The Higher Education Act obliges the Ministry of Education, Youth and Sports to issue, annually update and publish the Strategic Plan of the Ministry. Currently valid document is the Strategic Plan of the Ministry for Higher Education for the Period from 2021. The priority goals of the higher education policy are the following:

  • Develop competencies directly relevant to life and practice in the 21st century.
  • Improve the availability and relevance of flexible forms of education.
  • Improve the efficiency and quality of doctoral studies.
  • Strengthen strategic management and the effective use of capacities in research and development at higher education institutions.
  • Build capacity for the strategic management of higher education.
  • Reduce the administrative burden on the staff of higher education institutions so that they can fully pursue their mission.


Tertiary professional schools

Tertiary professional education (vyšší odborná škola) develops and promotes knowledge and skills students acquired in secondary education and provides general education and vocational training for them to perform demanding professional activities. It is understood to be professional training.

In line with the Education Act, the Ministry of Education, Youth and Sports issues the Long-term Plan for Education and the Development of the Education System of the Czech Republic. The long-term plan sets plans, goals and criteria for the education policy at the education levels from the pre-primary up to the tertiary professional level. For the period 2023-2027, it is based on the Long-Term Plan for Education and the Development of the Education System of the Czech Republic (2019-2023) and is aimed mainly at personal development and motivation for lifelong learning, ensuring modern education and preparation of teachers, and creating sustainable and effective system based on responsibility for education outcomes. In 2020 the government approved the Strategy for Education Policy of the Czech Republic 2030+. It is aimed at acquiring competencies for active life and equal opportunities in education. The content of the Strategy 2030+ is based on the partial goals and measures of the long-term plan for the period 2019-2023. The main tasks for the area of tertiary professional education in the period 2019–2023 were:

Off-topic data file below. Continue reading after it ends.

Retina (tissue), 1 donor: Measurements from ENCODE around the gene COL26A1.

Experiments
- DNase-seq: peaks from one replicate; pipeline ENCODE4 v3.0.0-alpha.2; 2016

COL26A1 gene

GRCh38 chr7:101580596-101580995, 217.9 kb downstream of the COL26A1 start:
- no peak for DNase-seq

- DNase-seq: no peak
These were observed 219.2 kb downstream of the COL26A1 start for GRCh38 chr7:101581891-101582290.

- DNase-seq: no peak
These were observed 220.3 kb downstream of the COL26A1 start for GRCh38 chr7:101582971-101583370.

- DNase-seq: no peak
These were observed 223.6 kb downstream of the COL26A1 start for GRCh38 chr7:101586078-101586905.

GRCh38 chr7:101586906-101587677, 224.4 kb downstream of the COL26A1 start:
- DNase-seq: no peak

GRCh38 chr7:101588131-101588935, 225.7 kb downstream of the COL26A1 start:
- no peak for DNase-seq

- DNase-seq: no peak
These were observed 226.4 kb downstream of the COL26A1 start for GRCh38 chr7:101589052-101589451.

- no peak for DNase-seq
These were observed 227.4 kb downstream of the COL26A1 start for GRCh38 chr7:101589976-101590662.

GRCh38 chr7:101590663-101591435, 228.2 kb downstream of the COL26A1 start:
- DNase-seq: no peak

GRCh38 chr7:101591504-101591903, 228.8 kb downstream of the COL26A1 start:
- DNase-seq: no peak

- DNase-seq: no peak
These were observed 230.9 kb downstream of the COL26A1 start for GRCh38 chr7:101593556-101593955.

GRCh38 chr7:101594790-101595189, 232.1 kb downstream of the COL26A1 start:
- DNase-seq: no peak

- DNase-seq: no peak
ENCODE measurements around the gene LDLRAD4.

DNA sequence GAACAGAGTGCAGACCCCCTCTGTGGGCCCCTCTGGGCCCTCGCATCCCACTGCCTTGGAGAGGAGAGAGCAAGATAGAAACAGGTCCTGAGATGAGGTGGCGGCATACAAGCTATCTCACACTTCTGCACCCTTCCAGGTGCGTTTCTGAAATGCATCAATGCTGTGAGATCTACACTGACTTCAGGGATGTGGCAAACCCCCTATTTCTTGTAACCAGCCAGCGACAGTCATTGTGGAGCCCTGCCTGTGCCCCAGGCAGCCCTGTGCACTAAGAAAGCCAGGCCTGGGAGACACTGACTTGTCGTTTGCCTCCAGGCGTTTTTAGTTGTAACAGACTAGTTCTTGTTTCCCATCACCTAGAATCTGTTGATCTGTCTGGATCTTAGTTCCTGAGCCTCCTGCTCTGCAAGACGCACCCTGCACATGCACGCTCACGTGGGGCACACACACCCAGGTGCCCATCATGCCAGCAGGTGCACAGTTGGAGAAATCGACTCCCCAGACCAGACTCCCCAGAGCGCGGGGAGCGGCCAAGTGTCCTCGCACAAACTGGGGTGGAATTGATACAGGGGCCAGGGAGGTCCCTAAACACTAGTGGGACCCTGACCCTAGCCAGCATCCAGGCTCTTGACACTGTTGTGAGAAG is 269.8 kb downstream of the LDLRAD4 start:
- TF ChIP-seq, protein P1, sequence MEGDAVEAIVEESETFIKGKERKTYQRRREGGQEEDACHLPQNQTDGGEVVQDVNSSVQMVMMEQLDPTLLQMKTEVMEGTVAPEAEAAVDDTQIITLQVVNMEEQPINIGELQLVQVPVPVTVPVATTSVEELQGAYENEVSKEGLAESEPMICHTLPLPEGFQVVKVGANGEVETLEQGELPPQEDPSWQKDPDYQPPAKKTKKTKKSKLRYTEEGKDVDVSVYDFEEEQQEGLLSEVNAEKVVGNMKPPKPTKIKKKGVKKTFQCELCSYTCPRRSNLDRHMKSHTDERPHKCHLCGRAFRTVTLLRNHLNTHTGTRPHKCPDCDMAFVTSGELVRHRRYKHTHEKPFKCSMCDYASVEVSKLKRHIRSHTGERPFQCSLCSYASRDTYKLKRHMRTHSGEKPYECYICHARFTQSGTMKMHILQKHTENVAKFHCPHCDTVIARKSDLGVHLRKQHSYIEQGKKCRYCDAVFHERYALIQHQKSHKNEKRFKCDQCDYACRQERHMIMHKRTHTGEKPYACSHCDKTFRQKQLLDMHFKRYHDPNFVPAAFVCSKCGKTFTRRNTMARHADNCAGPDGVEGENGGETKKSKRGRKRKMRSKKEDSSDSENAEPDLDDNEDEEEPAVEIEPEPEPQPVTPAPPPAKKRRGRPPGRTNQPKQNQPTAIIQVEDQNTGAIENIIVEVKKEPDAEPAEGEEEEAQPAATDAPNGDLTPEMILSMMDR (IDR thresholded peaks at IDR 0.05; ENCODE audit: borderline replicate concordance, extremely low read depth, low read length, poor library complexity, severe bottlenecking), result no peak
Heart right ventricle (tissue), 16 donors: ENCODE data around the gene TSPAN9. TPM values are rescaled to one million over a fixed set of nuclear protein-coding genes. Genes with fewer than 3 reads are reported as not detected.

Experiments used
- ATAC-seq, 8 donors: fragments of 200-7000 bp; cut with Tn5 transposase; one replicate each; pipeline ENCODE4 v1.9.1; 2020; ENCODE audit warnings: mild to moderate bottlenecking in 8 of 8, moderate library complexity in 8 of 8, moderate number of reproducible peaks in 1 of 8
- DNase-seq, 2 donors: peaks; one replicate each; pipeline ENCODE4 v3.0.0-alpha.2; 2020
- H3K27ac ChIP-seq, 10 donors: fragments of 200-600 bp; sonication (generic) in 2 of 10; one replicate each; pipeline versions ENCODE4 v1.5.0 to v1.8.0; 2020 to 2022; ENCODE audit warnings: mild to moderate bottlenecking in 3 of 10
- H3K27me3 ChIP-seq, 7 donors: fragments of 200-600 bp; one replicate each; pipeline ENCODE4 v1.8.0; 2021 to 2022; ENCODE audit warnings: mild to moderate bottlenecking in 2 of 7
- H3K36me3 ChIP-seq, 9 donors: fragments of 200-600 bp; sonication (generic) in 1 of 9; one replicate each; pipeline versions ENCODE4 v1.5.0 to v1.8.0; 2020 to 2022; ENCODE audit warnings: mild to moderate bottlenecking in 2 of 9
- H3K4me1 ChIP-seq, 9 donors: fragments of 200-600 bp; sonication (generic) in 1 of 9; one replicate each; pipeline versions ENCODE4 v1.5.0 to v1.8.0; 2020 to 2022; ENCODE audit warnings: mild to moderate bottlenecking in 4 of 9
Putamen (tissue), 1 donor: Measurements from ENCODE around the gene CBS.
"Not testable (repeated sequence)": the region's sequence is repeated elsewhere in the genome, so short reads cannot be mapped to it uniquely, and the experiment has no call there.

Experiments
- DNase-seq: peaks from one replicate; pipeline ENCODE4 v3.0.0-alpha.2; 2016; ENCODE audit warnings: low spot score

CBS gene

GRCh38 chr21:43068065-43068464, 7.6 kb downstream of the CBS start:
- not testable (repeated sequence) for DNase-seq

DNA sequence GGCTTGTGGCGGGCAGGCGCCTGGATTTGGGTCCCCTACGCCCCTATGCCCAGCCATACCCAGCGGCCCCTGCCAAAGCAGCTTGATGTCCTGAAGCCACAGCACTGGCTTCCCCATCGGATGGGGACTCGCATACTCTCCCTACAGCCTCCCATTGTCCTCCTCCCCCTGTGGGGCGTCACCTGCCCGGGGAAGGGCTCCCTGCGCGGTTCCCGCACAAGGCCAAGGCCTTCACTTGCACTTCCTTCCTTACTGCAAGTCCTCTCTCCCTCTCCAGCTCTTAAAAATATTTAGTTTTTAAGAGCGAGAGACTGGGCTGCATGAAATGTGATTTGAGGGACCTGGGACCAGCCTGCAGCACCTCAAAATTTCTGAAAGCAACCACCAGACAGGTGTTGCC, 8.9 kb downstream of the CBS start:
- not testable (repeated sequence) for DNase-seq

• To innovate in the new accredited higher education programmes with regard to the changing labour market
  • To widen the range of higher vocational education programmes and continue the professional discussion leading to better permeability between tertiary professional education and higher education
  • To link the process of accreditation of the tertiary professional education programme with entry in the School Register

See also Current strategies in the area of education in Chapter 2.

Legislative framework

Tertiary education field is regulated by two laws:


Higher education institutions

The Higher Education Act of 1998 (with more than thirty amendments) sets forth the mission of higher education institutions (vysoké školy), the academic community and academic freedom. It defines the position of public, state and private higher education institutions, their bodies or structure; for public schools it sets out rules for asset management. It establishes basic framework for the funding of higher education institutions, describes conditions under which an institution applying for the status of a private higher education institution can gain state approval, regulates the relationship between higher education institutions and the Ministry of Education, Youth and Sports, mentions the body representing higher education institutions and and describes the information systems of higher education institutions.

It further:

  • describes the types of study programmes, rules and bodies for their accreditation,
  • regulates admission to a study programme, its course and completion, sets out the rules and duties for students and the policy for awarding academic titles, 
  • regulates the position of academic staff,
  • regulates recognition of qualifications and their parts acquired abroad.